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How Do They Do That?

When you Zoom in to the TBI Shabbat services have you noticed how professional and seamless the production is?  The Shabbat service is warm and welcoming, even though you are experiencing it on a computer or tablet.  According to Rabbi Dan, our production setup is equal to one that a large metropolitan congregation would have, not a single camera Zoom set up that is more typical for a small rural shul.  So, how did that happen?
In late May of 2020, a task force was convened to plan how the congregation would deal with the Covid-19 crisis.  Friday night services were being held on Zoom with the congregants, the Rabbi, and Melody all participating from home. The sanctuary remained dark and the high holidays were only a few months away and this arrangement was far from optimum for those services.  The committee was challenged to design, purchase, and install a system that would allow the high holiday services to be broadcast on Zoom from the sanctuary. 
With every cloud comes a silver lining. The Zoom services were drawing congregants, both current and past.  Frequency of attendance also grew.  It became obvious that the ability to attend services remotely had a positive effect on participation.  With a membership that was geographically diverse, the ability to professionally broadcast services could be something that would be very useful in the post-pandemic times offering a hybrid service with members in the sanctuary and on Zoom.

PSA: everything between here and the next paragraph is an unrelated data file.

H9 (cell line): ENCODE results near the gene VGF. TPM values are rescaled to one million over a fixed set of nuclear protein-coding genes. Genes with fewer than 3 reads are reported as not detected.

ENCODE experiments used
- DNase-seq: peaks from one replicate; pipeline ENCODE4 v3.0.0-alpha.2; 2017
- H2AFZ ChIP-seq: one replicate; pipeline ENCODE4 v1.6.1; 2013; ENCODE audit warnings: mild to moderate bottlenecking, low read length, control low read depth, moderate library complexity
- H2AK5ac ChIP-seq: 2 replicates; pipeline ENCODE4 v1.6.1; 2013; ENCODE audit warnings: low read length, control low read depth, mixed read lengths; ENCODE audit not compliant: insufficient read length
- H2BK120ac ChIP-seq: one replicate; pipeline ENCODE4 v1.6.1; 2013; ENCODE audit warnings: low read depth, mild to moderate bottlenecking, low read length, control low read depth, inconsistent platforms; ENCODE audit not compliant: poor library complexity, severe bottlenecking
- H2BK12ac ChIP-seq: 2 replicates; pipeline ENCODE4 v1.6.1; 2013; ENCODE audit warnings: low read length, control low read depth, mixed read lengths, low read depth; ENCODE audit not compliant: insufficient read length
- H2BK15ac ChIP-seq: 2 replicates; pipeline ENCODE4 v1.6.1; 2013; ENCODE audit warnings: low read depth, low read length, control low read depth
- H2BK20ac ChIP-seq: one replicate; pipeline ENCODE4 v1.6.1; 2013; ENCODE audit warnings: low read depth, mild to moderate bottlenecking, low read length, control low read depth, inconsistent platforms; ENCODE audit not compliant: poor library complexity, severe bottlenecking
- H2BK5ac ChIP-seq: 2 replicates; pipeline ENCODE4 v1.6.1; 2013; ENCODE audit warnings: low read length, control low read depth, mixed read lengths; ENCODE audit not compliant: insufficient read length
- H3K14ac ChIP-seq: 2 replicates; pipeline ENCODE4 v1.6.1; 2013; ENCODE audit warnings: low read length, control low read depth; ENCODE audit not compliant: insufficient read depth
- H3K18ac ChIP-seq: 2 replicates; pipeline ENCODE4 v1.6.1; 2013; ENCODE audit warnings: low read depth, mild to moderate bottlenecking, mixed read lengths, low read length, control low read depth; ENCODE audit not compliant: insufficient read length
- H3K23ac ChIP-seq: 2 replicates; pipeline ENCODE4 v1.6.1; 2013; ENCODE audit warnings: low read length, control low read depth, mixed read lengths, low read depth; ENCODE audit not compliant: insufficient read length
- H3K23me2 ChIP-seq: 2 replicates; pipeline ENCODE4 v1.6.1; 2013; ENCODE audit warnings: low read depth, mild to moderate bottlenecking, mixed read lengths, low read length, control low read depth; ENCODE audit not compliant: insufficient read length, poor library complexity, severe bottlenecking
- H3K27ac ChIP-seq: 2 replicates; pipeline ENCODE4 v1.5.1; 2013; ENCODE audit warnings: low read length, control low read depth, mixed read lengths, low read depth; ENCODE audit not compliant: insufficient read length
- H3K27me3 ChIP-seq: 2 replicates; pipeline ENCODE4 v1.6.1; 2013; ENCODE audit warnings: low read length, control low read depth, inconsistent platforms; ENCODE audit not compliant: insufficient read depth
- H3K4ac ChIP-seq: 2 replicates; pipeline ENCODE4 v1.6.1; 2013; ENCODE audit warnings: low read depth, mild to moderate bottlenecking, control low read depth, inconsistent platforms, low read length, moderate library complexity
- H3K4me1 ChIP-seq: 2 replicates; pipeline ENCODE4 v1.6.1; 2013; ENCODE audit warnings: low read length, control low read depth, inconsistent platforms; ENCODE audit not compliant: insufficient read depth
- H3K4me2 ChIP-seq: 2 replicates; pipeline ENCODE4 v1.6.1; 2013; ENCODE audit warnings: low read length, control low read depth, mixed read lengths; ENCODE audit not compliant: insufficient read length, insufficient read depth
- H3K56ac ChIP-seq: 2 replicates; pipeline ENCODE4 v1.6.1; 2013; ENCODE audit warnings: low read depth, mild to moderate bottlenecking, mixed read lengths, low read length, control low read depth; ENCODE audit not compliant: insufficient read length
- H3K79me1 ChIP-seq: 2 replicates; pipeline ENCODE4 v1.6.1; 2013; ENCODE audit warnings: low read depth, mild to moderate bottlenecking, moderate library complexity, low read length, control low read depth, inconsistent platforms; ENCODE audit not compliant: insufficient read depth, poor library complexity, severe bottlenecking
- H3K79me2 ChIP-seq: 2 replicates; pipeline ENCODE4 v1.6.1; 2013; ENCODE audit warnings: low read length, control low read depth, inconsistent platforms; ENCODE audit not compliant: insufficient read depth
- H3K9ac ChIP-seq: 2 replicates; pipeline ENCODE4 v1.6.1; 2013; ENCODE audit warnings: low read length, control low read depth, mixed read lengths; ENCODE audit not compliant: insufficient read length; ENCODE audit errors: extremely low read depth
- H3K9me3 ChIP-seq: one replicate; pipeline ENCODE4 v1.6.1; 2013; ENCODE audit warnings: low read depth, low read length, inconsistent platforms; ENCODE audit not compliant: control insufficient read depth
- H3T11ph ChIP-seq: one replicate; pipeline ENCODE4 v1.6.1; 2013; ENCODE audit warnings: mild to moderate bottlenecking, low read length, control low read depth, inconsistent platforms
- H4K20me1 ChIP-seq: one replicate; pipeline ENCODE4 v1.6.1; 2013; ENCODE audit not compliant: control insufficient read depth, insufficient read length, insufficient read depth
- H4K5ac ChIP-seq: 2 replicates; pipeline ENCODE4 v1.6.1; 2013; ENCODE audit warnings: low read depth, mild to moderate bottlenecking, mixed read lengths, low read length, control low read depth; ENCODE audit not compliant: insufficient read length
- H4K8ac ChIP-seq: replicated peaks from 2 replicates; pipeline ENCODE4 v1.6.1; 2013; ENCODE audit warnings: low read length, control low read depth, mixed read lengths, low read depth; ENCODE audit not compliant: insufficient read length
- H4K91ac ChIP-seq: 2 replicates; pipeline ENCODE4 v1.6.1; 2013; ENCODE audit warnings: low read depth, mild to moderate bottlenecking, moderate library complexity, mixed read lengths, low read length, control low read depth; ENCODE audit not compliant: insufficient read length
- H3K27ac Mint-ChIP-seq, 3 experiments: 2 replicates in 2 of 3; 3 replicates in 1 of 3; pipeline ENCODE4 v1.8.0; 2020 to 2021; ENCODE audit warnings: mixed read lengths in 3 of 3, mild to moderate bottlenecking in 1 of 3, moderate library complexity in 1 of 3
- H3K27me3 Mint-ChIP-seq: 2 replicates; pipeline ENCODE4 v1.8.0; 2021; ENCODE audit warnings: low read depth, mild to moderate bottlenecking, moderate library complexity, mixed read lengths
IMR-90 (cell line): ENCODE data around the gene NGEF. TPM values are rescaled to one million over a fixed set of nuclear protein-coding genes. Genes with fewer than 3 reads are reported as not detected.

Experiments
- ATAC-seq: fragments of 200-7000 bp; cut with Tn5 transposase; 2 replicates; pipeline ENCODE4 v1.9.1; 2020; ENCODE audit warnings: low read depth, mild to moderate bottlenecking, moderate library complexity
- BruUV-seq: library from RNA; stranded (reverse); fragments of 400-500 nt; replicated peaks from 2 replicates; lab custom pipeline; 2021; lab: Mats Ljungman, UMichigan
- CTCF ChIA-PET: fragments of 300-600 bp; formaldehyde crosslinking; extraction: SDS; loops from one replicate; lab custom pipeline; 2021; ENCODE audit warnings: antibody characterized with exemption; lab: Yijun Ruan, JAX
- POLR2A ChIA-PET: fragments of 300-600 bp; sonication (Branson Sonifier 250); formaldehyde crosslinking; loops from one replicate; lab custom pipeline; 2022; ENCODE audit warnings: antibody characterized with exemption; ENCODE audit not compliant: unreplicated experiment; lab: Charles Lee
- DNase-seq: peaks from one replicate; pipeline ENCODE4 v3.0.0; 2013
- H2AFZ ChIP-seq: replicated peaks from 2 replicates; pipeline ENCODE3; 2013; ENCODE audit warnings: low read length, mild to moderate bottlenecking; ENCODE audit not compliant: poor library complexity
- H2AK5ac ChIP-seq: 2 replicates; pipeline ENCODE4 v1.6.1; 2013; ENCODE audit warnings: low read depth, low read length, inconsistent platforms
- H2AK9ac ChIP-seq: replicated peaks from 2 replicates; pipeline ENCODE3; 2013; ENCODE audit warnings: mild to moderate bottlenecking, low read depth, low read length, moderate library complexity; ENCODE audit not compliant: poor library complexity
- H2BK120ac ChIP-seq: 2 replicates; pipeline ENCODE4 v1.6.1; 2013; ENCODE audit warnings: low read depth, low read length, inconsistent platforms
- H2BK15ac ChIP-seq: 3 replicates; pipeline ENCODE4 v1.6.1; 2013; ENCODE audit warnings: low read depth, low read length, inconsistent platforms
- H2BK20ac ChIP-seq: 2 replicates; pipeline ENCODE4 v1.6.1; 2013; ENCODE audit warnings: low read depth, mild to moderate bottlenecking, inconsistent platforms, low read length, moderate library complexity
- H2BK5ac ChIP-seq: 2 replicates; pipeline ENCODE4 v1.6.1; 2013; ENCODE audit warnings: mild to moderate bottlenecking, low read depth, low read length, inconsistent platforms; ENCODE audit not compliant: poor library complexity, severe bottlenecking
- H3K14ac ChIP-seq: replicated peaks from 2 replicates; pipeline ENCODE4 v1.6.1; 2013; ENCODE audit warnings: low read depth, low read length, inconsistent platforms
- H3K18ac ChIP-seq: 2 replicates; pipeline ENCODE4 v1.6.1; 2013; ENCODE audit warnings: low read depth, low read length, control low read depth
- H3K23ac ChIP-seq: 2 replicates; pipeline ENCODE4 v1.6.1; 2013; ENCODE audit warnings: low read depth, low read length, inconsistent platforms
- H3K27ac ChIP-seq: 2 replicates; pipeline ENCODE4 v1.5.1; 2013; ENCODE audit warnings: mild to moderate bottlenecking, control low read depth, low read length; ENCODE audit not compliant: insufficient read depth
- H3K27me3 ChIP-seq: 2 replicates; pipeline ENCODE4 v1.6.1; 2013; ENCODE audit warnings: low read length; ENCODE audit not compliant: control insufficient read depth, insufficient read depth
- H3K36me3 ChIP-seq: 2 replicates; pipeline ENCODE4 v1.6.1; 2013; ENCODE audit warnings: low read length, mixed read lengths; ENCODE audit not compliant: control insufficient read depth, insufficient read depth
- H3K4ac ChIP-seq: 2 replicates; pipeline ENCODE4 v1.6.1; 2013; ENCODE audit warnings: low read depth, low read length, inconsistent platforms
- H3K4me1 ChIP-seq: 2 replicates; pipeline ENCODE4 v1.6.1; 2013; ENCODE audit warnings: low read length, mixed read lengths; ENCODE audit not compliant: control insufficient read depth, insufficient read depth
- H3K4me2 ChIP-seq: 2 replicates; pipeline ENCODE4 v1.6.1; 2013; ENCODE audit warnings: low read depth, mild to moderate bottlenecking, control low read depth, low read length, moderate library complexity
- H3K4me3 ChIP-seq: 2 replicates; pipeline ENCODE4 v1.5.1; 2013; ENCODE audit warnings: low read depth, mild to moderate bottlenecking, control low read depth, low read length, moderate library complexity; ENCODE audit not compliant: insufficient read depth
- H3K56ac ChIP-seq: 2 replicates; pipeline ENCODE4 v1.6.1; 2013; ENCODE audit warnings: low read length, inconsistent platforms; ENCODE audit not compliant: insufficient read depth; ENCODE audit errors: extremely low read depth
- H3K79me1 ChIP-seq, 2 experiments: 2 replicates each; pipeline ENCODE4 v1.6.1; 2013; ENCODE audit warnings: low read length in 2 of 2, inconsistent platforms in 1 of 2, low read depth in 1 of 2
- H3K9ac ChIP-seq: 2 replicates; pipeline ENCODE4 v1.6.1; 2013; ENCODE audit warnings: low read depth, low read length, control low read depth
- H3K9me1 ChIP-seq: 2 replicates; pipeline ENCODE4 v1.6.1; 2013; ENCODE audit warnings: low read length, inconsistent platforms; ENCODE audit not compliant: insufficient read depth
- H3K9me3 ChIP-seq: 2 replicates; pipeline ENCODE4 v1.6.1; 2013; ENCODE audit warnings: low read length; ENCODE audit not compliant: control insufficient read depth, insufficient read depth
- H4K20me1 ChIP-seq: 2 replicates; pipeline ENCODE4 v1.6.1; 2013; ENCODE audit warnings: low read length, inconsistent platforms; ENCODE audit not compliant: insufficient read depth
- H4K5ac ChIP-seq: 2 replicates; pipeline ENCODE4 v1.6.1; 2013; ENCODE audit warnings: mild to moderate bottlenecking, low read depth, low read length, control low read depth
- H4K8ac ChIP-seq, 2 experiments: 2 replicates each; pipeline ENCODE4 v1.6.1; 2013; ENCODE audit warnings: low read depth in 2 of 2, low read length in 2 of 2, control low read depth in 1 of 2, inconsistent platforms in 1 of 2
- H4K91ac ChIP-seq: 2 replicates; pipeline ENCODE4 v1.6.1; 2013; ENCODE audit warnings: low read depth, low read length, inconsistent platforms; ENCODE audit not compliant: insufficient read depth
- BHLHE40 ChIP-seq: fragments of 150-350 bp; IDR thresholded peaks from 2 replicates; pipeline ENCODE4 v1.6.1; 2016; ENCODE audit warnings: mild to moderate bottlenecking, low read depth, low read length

No one on the committee had the expertise to design and install the equipment to professionally deliver a first-class project.  Certainly, a camera attached to a laptop would be a short-term solution, but the quality of the image and sound would not be great.  After researching what other synagogues were doing, it was learned that Dr. Alan Kaplan in Manchester had designed systems for both his temple and other places of worship in southern NH.   The committee reached out to Alan, and he was more than willing to help design a system that would provide a quality Zoom experience for TBI that is managed by  two volunteer congregant technicians.
The system that was purchased and installed consists of:

  • Three cameras- two fixed and one pan-tilt that can zoom in and out, up and down, and side to side.
  • Two laptop computers – one to handle the prayers you have seen as overlays with the other video images and the other to connect us to Zoom.
  • A video mixer that takes the images from the three cameras and the laptop and allows us to decide which one you see on Zoom.  The four images you see in the picture are being mixed in the video mixer.
  • A sound mixer that takes the audio feeds from the rabbi’s mic, Melody’s mic, Joel’s keyboard and two additional mics and mixes them to provide the sound heard on Zoom.

Thanks to the Covid Tech subcommittee, Stu Needleman, Gary Broom, Dan Danson, Carl Crosley, and Ira Keltz, TBI has a professional production system.  Although it may look complicated, Stu writes a “script” that makes it easy for any TBI member to operate the controls and produce the Zoom output. 
Contact Stu, stuneedleman@gmail.com, to become part of the ongoing production team.